Definition: Sufism
Branch of Islam founded on the central tenet that divine love and knowledge can be attained through direct personal union with Allah. The branch is also known for the popularization of its mystical love poetry composed in the Persian, Turkish, and Urdu languages.

Sufism is less an Islamic sect than a mystical way of approaching the Islamic faith. It has been defined as "mystical Islamic belief and practice in which Muslims seek to find the truth of divine love and knowledge through direct personal experience of God."359

Islamic mystics are called Sufis and their way of life is Sufism (also spelled Sufiism). These terms evolved in Western languages in the early 19th century and derive from the Arabic term for a mystic, sufi, which in turn derives from suf, “wool.” This likely refers to the woollen garment of early Islamic ascetics.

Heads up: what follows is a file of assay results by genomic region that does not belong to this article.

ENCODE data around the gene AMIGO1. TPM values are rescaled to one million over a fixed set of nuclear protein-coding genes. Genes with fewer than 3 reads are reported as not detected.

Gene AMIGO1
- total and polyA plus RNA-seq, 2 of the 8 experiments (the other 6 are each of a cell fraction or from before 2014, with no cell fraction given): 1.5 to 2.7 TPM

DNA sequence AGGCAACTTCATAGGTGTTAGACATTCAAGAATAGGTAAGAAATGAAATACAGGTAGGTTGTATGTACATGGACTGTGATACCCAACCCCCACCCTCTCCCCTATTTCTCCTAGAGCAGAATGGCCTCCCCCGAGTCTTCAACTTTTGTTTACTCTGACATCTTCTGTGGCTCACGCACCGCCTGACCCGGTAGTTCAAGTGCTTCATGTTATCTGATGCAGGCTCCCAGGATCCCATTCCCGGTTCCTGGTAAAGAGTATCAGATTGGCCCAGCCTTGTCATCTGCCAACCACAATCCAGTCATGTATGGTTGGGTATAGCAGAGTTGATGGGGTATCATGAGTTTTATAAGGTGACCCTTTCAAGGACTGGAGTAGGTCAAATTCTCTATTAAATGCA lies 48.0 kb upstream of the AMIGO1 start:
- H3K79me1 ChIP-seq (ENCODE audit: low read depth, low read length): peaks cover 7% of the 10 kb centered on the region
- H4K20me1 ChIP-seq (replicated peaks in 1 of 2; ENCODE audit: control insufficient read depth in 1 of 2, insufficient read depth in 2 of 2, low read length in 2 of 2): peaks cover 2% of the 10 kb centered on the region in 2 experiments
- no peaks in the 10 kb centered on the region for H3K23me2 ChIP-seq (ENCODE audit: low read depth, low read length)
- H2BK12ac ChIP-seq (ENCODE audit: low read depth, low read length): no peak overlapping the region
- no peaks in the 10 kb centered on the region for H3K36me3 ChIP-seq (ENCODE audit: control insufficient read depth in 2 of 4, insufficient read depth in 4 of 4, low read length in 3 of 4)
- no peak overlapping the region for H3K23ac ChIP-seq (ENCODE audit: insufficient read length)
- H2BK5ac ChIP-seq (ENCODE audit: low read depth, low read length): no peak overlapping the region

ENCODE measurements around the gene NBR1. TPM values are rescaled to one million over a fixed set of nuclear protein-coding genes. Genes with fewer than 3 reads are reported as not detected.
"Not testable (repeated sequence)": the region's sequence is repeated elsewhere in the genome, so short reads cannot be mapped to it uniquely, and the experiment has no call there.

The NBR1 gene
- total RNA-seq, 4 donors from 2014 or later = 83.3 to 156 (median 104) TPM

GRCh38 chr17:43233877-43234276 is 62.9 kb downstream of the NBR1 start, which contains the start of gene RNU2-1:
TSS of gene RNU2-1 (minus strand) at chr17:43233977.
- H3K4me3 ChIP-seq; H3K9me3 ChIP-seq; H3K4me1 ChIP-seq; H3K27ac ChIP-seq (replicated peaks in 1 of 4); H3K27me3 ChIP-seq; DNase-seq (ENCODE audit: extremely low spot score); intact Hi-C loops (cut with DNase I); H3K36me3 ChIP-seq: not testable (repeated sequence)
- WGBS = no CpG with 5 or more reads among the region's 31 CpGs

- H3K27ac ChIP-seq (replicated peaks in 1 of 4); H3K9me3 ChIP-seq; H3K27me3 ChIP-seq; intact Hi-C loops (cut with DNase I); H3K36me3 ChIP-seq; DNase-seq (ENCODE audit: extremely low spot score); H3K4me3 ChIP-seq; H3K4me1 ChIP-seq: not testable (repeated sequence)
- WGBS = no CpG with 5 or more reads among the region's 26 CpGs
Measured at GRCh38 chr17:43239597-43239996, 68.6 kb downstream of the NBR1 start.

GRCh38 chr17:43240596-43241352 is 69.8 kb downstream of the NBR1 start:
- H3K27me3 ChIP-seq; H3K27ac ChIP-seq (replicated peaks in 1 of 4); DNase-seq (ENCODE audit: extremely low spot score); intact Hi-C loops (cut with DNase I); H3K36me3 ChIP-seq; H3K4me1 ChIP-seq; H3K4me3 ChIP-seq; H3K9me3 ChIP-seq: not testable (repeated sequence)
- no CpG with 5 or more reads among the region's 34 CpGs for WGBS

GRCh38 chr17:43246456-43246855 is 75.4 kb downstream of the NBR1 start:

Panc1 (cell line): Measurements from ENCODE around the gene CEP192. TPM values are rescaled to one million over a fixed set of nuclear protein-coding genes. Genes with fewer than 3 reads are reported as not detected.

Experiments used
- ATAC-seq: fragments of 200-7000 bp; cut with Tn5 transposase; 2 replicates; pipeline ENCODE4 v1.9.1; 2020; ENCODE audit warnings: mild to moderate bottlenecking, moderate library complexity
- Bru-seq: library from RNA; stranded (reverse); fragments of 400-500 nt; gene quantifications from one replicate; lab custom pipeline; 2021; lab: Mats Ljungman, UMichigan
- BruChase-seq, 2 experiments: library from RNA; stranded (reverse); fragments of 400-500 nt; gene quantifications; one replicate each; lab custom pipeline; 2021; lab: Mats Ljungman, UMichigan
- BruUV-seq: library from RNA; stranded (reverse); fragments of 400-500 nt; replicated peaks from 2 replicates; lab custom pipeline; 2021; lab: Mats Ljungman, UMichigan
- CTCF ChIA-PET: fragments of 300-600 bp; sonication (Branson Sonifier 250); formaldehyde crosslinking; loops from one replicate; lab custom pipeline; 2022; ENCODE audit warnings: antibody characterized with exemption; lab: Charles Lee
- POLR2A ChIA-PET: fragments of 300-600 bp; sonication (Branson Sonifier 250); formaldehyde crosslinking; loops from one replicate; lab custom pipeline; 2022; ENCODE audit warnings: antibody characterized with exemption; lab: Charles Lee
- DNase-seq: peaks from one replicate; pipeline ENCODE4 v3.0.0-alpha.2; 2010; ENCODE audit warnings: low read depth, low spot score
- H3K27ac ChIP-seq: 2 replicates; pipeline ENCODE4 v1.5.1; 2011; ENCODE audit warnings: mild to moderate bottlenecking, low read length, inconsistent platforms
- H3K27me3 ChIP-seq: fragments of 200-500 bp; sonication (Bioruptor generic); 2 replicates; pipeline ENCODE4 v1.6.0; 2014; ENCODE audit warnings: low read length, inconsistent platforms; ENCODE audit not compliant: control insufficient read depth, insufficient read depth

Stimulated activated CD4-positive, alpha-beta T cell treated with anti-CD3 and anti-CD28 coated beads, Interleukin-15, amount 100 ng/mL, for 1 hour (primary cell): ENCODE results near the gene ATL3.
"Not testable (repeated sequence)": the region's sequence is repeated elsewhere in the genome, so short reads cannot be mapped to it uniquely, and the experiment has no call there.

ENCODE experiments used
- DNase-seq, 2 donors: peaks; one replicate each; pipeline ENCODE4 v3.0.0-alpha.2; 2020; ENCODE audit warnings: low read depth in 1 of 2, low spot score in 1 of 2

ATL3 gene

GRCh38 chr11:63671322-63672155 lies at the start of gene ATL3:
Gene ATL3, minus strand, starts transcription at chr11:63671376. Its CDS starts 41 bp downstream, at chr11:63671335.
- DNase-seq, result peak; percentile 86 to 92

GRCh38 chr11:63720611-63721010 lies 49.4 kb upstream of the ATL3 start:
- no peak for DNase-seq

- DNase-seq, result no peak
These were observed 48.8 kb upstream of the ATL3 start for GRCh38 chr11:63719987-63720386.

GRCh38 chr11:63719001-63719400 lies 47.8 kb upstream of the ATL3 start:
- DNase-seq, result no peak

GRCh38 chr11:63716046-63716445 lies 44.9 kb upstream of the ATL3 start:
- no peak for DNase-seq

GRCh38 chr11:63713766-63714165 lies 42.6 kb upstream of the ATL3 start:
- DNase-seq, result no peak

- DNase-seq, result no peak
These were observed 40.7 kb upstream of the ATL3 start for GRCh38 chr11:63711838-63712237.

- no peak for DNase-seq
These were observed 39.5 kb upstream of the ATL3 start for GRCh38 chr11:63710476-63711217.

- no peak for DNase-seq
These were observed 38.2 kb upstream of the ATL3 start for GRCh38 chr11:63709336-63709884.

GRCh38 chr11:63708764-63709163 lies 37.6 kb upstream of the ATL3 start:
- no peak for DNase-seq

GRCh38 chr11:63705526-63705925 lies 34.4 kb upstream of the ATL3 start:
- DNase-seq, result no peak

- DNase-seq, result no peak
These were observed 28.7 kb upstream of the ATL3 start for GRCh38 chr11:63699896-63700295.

Similarly, Islamic mysticism in general is called tasawwuf (literally, “to dress in wool”) in Arabic. Sufis are also referred to as fuqara, “the poor,” the plural form of the Arabic faqir. The Persian equivalent is darvish. These are the roots of the English terms fakir and dervish, used interchangeably for an Islamic mystic.

Table of Contents


  1. Schimmel, Annemarie. “Sufism.” Encyclopaedia Britannica Online.
  2. The Whirling Dervishes of Rumi.
  3. The Inayati Order.”
  4. Sufism.” BBC Religion & Ethics. 8 September 2009.
  5. Godlas, Alan. Islam and Islamic Studies Resources: For Studying Islam and the Diverse Perspectives of Muslims.

Article Info

Title Sufism
Last UpdatedJanuary 29, 2021
MLA Citation “Sufism.” 29 Jan. 2021. Web. Accessed 22 Jan. 2022. <>